AnneMarie and Andrew

Annemarie and Andrew – Trekking Asia

Annapurna Circuit: Day 2 – Bahundanda to Chamje

Altitude: 1,370m
Climb: 140m
Time: 4hr 50m + 1hr 30m breaks
Daily Cost: 3,320 rupees ($34/£20)

We set off that morning with our new friend Marco. The day before he’d kept up with our pace but said it was a little fast (he was carrying his own bag whilst we only had our day bags), so we decided it would be a good idea to try and pace ourselves at a slower walking speed. That meant we might notice more of our surroundings, allow Harry our porter to keep up with us and also talk with Marco. Plus, the path and towns were almost deserted, so there wasn’t the rush to get a lodge, unlike on the Annapurna Sanctuary trek.

The path started on the high ridge and quickly dropped down to a mainly flat path high above the river valley. The valley was lined with terraces. The road was now on the other side of the river and nothing more than a mark on the landscape.

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Because we were still at a low altitude it was hot and we stopped for some tea. Where we stopped was rather basic, but for a tea and toilet break the standard doesn’t have to be very high. The lodges we had encountered so far all looked very basic and were all deserted. We hoped that the standard of the lodges was going to rise soon, presumably when we reached the part of the trek where most trekkers seemed to start from.

As we left the village there was a man and woman and a group of children with them. He stopped me for a chat. He was drunk and slurred his words lots, making him even more difficult to understand. When he found out we were British he wanted to know where in the UK we were from. This happens lots in Nepal, even though the people have only heard of the cities which have famous football teams. Some people know lots about football and have therefore heard of Leeds, most only know Manchester or Liverpool or London. So we usually say near Manchester, they almost always respond with, “yes, Manchester United, I know Manchester”. But this guy had a brother in the Gurkhas and he lived in Bristol. Lots of people in these remote villages have brothers or uncles or grandfathers in the Gurkhas who are now living in the UK. And every person I ask say they will never travel to the UK to visit. Obviously, these Nepalese villagers could never afford that trip, but I assumed the family in the UK would have had some spare money for family to come over. I guess not. Rather sad when I think about our trip and our lives and how lucky we are to travel so far and for so long and not have to worry about mundane parts of life. But we couldn’t talk for long; the kids were beating him with sticks and shouting at him. The woman was his wife but he said the kids weren’t his. I have no idea where they were going or why he had so many kids with him, all running around and beating him. He showed me which building was the village school and which was the village hospital, both big, new buildings. We said goodbye and continued walking up the valley.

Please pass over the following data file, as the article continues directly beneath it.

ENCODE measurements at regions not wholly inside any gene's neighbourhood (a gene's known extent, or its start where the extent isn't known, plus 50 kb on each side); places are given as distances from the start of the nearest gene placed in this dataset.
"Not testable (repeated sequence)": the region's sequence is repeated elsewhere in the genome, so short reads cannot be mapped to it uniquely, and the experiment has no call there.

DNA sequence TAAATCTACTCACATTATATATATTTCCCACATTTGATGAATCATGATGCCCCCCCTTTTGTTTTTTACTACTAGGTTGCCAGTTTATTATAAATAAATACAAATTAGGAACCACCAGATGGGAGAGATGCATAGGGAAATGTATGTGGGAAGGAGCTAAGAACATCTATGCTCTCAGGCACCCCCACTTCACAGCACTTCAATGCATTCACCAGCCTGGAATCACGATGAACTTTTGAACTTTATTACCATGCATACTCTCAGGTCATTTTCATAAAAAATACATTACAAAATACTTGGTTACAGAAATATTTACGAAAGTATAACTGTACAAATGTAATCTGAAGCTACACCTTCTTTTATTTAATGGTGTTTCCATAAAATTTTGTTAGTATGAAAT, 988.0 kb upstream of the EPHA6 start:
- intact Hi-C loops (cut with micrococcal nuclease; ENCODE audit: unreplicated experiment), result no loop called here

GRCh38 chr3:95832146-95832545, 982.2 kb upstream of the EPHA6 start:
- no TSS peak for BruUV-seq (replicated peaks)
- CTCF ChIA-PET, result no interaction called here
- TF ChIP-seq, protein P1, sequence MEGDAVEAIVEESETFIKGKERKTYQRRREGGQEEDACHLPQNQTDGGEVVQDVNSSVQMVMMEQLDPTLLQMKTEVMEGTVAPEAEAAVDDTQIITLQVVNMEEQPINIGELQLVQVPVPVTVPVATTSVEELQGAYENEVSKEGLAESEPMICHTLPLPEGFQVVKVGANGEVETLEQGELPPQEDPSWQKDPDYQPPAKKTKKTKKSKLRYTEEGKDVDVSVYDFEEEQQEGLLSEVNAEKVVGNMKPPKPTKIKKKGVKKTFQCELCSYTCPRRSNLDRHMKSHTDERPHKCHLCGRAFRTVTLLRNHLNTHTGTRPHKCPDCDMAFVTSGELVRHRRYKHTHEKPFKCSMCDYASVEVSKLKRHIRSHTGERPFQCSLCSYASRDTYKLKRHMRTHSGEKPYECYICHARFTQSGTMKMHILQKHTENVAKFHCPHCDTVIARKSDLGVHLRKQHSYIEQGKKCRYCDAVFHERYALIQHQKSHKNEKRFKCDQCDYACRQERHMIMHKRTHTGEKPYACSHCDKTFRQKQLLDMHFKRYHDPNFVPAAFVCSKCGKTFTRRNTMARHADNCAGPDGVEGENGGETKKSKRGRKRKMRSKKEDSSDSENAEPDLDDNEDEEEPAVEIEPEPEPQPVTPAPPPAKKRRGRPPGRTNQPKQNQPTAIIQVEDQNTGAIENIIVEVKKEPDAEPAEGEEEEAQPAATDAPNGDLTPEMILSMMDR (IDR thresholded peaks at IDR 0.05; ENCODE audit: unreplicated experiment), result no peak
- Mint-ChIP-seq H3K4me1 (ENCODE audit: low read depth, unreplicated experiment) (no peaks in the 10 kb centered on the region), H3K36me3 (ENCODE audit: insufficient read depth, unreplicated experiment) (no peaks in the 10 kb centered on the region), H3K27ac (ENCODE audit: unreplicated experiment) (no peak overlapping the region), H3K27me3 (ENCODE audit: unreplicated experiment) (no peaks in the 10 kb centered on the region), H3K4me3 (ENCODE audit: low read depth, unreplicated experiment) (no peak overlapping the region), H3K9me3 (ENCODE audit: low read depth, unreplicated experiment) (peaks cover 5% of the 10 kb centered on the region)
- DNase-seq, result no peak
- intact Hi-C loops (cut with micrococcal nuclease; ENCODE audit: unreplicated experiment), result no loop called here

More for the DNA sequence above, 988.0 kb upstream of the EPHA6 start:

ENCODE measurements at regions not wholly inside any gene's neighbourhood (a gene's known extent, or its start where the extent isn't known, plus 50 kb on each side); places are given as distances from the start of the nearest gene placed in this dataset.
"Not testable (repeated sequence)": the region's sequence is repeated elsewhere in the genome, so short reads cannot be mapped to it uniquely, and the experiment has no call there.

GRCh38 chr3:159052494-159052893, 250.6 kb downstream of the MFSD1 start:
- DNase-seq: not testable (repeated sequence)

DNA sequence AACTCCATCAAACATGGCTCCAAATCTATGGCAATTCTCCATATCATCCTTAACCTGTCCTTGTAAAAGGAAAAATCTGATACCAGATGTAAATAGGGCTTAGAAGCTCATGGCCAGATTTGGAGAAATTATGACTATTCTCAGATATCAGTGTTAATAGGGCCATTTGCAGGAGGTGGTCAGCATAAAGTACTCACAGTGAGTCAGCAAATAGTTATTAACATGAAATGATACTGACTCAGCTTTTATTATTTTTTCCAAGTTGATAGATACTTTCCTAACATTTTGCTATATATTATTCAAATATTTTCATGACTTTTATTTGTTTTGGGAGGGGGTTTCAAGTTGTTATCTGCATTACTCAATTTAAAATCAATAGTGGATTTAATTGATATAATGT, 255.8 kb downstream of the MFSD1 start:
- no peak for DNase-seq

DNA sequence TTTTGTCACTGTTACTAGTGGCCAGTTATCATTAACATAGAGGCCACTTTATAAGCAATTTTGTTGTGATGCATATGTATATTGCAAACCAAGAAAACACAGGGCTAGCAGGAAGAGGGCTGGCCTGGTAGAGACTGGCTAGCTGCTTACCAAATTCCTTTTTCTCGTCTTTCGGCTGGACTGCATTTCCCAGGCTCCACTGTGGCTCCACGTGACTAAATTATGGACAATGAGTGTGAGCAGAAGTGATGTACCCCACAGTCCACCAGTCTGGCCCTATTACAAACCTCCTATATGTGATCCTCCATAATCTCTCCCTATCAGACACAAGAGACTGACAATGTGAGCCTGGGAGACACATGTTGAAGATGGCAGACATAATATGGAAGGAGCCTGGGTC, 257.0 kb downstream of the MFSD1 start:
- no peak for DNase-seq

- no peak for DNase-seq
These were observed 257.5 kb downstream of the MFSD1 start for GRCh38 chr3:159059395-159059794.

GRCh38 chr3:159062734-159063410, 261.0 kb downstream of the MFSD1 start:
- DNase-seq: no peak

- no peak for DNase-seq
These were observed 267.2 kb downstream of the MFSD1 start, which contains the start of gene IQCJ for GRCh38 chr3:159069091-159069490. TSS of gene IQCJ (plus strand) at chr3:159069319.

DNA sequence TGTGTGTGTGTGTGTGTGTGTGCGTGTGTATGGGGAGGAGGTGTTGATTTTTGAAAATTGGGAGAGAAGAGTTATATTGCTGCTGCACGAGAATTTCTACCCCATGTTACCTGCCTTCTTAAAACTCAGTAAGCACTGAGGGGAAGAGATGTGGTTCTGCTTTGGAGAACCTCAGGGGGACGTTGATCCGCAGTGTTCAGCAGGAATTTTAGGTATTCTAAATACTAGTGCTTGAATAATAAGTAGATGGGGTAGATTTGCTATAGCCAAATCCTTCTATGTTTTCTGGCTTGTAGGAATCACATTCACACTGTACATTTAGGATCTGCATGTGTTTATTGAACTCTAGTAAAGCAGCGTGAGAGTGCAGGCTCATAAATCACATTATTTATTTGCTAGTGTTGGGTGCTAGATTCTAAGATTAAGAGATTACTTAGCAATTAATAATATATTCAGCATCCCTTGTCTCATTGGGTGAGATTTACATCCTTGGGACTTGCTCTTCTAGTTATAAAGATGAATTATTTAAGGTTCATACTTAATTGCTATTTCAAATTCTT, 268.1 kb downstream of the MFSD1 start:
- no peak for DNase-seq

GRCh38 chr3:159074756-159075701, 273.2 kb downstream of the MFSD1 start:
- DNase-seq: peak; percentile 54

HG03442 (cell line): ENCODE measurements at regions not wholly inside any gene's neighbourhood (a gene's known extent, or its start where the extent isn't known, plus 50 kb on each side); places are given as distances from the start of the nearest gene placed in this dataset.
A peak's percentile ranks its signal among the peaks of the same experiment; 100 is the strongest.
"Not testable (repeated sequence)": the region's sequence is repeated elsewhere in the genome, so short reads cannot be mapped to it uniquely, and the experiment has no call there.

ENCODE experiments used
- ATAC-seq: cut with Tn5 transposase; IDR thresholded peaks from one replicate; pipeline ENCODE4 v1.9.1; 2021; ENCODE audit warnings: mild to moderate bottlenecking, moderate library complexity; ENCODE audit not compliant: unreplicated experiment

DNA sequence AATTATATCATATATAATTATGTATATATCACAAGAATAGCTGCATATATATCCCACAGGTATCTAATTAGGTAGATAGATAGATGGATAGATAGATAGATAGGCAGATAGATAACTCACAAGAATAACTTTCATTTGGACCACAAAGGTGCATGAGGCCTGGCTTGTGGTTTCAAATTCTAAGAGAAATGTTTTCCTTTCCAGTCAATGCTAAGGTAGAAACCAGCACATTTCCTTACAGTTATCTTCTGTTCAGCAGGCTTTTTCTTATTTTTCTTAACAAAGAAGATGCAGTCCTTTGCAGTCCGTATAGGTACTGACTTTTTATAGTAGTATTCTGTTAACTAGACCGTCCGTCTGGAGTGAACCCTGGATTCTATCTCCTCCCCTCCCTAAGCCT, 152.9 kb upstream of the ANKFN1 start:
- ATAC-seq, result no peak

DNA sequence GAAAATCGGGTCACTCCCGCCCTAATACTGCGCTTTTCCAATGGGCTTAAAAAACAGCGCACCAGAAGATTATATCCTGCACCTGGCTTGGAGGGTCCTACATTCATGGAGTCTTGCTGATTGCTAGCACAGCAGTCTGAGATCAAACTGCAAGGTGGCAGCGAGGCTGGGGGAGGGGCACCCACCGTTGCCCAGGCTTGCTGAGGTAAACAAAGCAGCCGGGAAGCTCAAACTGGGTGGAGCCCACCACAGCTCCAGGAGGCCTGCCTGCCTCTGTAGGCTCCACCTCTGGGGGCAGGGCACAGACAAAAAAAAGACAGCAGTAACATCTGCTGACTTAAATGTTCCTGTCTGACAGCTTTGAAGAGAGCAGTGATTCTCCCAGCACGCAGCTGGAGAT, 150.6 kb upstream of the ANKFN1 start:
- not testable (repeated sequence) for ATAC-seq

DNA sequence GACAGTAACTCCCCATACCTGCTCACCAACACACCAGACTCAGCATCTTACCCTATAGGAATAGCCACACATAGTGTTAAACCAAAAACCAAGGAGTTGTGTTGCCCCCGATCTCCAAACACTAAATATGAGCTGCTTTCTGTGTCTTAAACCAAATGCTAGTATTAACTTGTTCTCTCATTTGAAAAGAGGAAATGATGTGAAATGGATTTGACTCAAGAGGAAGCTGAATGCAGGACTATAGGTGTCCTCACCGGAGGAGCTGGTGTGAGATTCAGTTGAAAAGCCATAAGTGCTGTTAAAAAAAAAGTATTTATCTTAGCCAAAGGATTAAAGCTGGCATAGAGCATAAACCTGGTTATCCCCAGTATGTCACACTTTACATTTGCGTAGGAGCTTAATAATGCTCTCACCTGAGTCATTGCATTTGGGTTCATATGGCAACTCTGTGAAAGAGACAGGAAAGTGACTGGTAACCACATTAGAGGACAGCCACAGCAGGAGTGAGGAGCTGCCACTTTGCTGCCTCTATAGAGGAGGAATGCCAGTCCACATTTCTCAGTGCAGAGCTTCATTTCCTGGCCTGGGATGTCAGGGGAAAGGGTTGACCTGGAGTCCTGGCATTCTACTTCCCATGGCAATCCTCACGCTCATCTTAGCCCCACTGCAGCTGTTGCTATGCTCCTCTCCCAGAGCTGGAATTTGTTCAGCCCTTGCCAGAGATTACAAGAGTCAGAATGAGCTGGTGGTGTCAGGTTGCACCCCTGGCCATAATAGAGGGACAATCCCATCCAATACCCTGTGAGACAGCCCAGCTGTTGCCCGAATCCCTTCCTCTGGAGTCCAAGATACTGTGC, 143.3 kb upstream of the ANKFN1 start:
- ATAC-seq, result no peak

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We crossed a suspension bridge and walked onto the road. This was Jagat a fairly large village where we planned to stop for lunch. As we walked through the village, almost every building, on both sides of the road was a lodge. And every lodge was deserted. There were almost no people in sight, and the only people who were in sight was shopkeepers or lodge owners. We found a lodge which had some backpacks outside, a sign that trekkers were there, so we went in.

The afternoon was spent walking on the road. This was maybe 2 hours or so on the road in total. Walking on the road wasn’t too bad. The views along the valley were still quite nice and a Jeep would pass maybe once every 20 minutes. But the Jeeps did throw up a lot of dust into the air, which was not a pleasant experience. The road had a reasonable gradient on it and we quickly climbed high above the river.

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Our destination was Chamje and we expected to get there around 3pm. Just before the village was a sign containing a basic map of the village with most of the lodges listed on it. The Lonely Planet had recommended a lodge opposite a waterfall so we were going there first to check it out. This meant coming off the road and heading up a very steep path up the side of the hill. As we started climbing this path the sky changed colour into an orange glow. Thick clouds had built up and the air suddenly became much more humid. Getting to the lodge became more of a priority now; around the Annapurna range it often rains, in the afternoon around 3pm (we had 6 days in a row of rain on the Annapurna Sanctuary trek). The orange light made the plants a vivid green and everything was lit up in the strange light.

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Me on the path to Chamje

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Thick Clouds above Chamje

We got a room in the lodge and had a pot of tea between the three of us. Then we went for a wander to see the rest of the village as this lodge was about 5 minutes out of the main village. Yet again, the village showed almost no signs of life. One lodge had a couple of trekkers in and that was it. We wandered back and found the British couple from the day before had just got here. After getting off the bus in Bhulbule they’d walked to Ngadi Bazaar and slept there, meaning they’d had an hour or so further to walk than us. That was good because we’d done it about 2 hours faster than them.

We took some photos of the waterfall opposite the lodge, ate and went to bed for another early night.

Day 1PhotosDay 3

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